The setup of these systems is actually rather interesting from a FOSS perspective. They appear to run a redhat derivative and squid and use some interesting tricks to control access to the network. I figure the squid is probably caching locally on the plane to lower the bandwidth consumption, but haven't really invetigated too far. The network routing is more interesting: If you hard code the DNS they will tamper with the route and either null route you or redirect to their sign-up page. But there are some exceptions, such as google for example: if you force https you can access google and related results just fine, but attempting to access gmail (even via mail.google.com) will result in a timeout even over https. You can also access a few sites for free such as amazon. Since you can hard-code the related IP addresses for google or amazon, it has been theorized that you could setup a proxy via google's servers or amazon's servers and get out that way by directing all lookups to that IP address from your hosts file or equivalent. When authenticating directly they appear to use ARP records to determine who is restricted and who isn't, so arp or mac spoofing would probably allow a non-paying customer to use a paying customer's credentials (albeit at the expense of probably making both connections pretty intolerable). The routing is most likely handled within the plane after a global sign-in is performed, but I haven't confirmed this.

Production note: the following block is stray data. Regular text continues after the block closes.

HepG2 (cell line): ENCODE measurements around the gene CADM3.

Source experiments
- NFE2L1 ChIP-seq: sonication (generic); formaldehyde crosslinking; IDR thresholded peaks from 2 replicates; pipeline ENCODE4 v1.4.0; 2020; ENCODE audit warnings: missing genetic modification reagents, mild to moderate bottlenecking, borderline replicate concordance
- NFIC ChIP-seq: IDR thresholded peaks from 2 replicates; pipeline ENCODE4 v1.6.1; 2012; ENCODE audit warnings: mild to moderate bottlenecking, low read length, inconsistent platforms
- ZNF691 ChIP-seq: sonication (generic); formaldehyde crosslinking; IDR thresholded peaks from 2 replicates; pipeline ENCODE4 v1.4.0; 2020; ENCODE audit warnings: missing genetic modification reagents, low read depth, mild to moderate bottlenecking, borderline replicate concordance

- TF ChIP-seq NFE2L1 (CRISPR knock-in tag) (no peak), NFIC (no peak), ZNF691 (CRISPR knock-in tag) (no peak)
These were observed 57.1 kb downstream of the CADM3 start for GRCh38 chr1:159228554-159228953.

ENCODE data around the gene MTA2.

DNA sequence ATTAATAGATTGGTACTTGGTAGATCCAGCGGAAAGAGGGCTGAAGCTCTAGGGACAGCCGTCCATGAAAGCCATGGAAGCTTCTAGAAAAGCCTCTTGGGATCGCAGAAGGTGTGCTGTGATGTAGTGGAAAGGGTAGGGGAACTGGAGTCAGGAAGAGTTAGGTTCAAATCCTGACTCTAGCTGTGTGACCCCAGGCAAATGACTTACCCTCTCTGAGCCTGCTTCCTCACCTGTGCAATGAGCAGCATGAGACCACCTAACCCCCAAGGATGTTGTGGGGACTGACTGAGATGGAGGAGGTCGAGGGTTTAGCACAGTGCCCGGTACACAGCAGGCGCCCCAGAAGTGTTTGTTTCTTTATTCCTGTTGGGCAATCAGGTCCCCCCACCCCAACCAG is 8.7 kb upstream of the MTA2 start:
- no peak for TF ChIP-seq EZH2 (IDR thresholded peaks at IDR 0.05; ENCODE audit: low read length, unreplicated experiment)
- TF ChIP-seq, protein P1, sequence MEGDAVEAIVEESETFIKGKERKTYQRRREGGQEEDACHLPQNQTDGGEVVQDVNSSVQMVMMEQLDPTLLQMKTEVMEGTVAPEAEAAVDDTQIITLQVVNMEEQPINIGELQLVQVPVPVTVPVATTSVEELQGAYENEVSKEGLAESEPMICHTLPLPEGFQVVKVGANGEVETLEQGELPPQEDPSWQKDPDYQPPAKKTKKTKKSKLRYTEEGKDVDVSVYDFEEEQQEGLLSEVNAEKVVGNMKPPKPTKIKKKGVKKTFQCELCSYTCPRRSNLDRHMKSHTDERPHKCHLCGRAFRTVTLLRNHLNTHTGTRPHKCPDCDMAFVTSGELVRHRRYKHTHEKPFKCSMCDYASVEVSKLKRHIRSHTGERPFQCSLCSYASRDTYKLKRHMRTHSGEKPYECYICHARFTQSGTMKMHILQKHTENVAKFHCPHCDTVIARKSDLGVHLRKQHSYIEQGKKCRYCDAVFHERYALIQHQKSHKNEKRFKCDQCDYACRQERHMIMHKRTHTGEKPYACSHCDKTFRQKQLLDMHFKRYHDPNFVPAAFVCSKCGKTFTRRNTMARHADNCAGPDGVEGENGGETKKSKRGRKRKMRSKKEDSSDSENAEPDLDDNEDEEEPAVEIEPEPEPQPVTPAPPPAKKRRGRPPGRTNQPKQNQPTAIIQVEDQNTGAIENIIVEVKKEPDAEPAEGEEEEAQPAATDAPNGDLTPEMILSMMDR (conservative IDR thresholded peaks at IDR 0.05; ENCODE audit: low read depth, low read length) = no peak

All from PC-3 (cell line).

• by Anonymous Coward

      ...so arp or mac spoofing would probably allow a non-paying customer to use a paying customer's credentials (albeit at the expense of probably making both connections pretty intolerable).